Natural Selections


192 pages

Trade Cloth

List Price US $25.00
ISBN: 9781934137055


ISBN: 9781934137246

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“Combining humane sensibility with commonsense, wisdom, knowledge, wit, and sheer intelligence, David Barash’s writing is a tonic for the mind.”

Richard Dawkins, author of The God Delusion

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“…entertaining and thought-provoking.”

Steven Pinker, author of The Blank Slate

“Absurdly [labeled by] neoconservative David Horowitz as one of America’s 101 most dangerous academics… [author] David Barash’s latest book… seeks to follow the concepts of evolutionary psychology and sociobiology to their logical conclusions.”

L.A. Weekly

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“The writing is lucid, lively, and imaginative, and makes skillful use of analogies.”


Natural Selections picks up where Steven Jay Gould left off. A delightful read.”

Michael Shermer, author of Why Darwin Matters

“David Barash’s lively yet serious writing provides an intelligent, expert introduction to the latest and best evolutionary thinking about human behavior.”

Ellen Dissanaykae, author of Homo Aestheticus

“‘Touche,’ the slashing fencer shouts in Thurber’s celebrated cartoon, while the sliced head hardly knows what’s hit it. Such is the fate of sacred cows that find themselves in the path of the redoubtable David Barash.”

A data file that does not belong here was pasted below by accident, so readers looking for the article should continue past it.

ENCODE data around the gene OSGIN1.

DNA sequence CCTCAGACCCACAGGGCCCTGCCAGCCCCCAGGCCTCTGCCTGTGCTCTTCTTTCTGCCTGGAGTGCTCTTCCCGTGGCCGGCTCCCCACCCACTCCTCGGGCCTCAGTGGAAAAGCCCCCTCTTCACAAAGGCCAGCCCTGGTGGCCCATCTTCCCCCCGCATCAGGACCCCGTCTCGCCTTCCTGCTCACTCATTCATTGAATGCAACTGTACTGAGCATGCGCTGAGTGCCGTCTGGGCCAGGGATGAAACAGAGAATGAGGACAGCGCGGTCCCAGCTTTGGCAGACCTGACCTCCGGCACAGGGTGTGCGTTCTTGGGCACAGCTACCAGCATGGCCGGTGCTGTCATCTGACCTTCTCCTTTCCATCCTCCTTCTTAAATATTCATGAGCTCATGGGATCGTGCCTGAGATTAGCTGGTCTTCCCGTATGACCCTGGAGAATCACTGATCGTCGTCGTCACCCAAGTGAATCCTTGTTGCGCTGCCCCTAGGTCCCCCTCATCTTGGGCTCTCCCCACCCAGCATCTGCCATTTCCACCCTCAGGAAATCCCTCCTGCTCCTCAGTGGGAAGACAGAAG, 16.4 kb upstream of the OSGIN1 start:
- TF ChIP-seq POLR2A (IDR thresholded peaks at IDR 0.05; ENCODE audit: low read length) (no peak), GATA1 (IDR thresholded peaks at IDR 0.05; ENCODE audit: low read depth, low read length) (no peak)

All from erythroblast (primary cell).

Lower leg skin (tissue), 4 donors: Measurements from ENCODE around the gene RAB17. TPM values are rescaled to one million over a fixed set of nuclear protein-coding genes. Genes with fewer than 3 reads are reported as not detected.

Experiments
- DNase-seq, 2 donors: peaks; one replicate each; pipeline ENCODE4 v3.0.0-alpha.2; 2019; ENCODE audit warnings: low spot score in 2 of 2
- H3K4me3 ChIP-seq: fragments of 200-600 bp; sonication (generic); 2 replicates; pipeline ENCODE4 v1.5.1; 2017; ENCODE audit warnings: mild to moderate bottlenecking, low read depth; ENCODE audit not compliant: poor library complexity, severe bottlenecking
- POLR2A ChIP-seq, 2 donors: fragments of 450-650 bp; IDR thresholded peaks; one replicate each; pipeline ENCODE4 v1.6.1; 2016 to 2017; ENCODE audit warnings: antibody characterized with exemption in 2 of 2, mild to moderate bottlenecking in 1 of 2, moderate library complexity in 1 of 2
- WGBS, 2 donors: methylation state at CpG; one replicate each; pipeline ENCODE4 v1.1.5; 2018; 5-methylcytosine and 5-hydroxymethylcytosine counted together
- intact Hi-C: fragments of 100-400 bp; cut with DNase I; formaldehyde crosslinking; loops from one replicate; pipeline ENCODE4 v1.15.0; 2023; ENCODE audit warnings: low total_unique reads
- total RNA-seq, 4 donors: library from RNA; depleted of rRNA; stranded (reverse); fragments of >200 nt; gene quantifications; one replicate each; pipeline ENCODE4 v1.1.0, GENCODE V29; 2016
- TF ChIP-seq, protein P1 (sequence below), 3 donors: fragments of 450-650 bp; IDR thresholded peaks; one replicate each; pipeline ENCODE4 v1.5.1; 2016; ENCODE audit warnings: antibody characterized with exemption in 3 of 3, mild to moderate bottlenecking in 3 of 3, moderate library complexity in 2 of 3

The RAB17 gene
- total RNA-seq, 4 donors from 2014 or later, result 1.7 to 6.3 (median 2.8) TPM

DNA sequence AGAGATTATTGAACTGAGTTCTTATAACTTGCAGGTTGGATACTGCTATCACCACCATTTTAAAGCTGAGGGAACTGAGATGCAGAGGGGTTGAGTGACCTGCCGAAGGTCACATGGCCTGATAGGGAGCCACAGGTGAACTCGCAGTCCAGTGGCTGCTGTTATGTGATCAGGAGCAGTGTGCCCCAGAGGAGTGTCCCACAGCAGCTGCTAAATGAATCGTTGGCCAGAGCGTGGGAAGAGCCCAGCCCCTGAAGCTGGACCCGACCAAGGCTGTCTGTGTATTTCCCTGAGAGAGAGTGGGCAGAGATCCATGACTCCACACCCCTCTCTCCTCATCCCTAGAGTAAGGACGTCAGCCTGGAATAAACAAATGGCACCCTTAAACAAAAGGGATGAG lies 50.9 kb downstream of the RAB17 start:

Harold Fromm, Co-editor of the Ecocriticism Reader

“The most literate popularizer of Darwinism since Thomas Huxley…. A journey to the center of human nature, where the view is not always agreeable.”

Kirkus Reviews

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Is consciousness simply the product of neurons firing in the brain or does it imply a human soul? If we are largely a product of our genes, can free will exist? Why do so many people turn their backs on rationality? As the secrets of the human genome are revealed, science, philosophy, and religion struggle for supremacy on the battlefield of ideas.

Never wittier than when confronted with the most serious among the “great questions,” David Barash here decodes the contentious debates on intelligent design, gender differences, the conflict between cultural and biological evolution, and the meaning of life. No mere debunker, he offers an optimistic view of human potential: as a self-identified “evolutionary existentialist” he opposes the “tyranny of the natural”—just because it’s “natural” doesn’t mean it’s good for you (think typhoid and tsunamis).  We may be the products of hundreds of millions of years of evolution, but as conscious beings we can—and should—make ethical choices.

If the 20th century was the Atomic Age, the 21st century will be known as the “Age of the Genome.” Incisive and engaging, Natural Selections is an indispensable tour of evolutionary biology for our times.

Excerpt from Natural Selections